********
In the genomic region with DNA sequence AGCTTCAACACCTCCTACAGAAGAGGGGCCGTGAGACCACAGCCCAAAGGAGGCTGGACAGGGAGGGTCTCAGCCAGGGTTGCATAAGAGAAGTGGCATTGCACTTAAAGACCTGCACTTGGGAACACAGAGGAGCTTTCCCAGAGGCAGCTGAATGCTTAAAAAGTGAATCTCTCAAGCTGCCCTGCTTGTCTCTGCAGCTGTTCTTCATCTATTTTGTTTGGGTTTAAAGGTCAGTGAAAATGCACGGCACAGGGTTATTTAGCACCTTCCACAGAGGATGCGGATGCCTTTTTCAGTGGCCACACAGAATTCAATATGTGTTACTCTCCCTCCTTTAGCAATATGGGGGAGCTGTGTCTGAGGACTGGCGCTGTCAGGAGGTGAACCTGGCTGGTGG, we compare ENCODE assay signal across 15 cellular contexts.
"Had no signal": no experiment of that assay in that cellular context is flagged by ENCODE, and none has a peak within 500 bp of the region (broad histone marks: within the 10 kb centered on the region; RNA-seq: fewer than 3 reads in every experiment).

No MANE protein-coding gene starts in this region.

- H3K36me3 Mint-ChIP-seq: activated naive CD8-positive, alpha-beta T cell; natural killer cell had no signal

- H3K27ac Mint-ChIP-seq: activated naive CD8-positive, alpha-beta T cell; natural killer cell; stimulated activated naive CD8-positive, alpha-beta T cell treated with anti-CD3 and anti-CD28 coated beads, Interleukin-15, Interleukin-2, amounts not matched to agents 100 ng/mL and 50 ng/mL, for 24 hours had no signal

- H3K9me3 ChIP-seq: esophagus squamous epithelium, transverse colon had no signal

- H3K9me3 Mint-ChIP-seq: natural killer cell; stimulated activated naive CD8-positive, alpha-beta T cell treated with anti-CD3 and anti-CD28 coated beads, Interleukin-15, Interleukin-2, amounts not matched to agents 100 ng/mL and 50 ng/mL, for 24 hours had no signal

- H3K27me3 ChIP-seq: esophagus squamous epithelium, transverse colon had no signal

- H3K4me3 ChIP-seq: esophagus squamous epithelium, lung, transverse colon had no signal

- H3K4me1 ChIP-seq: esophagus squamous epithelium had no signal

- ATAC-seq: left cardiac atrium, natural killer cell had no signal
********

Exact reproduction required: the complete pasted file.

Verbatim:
In the genomic region with DNA sequence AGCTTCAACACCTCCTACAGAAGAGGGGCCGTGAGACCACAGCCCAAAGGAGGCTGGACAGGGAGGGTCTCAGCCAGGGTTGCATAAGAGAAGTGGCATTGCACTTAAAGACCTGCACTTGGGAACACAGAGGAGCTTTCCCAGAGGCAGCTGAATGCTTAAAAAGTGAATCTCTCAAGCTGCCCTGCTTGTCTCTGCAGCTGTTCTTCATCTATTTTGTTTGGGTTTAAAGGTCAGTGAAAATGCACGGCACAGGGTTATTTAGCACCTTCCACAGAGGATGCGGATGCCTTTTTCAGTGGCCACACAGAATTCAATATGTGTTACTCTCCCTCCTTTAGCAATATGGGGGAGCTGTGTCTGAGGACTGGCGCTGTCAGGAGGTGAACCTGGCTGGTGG, we compare ENCODE assay signal across 15 cellular contexts.
"Had no signal": no experiment of that assay in that cellular context is flagged by ENCODE, and none has a peak within 500 bp of the region (broad histone marks: within the 10 kb centered on the region; RNA-seq: fewer than 3 reads in every experiment).

No MANE protein-coding gene starts in this region.

- H3K36me3 Mint-ChIP-seq: activated naive CD8-positive, alpha-beta T cell; natural killer cell had no signal

- H3K27ac Mint-ChIP-seq: activated naive CD8-positive, alpha-beta T cell; natural killer cell; stimulated activated naive CD8-positive, alpha-beta T cell treated with anti-CD3 and anti-CD28 coated beads, Interleukin-15, Interleukin-2, amounts not matched to agents 100 ng/mL and 50 ng/mL, for 24 hours had no signal

- H3K9me3 ChIP-seq: esophagus squamous epithelium, transverse colon had no signal

- H3K9me3 Mint-ChIP-seq: natural killer cell; stimulated activated naive CD8-positive, alpha-beta T cell treated with anti-CD3 and anti-CD28 coated beads, Interleukin-15, Interleukin-2, amounts not matched to agents 100 ng/mL and 50 ng/mL, for 24 hours had no signal

- H3K27me3 ChIP-seq: esophagus squamous epithelium, transverse colon had no signal

- H3K4me3 ChIP-seq: esophagus squamous epithelium, lung, transverse colon had no signal

- H3K4me1 ChIP-seq: esophagus squamous epithelium had no signal

- ATAC-seq: left cardiac atrium, natural killer cell had no signal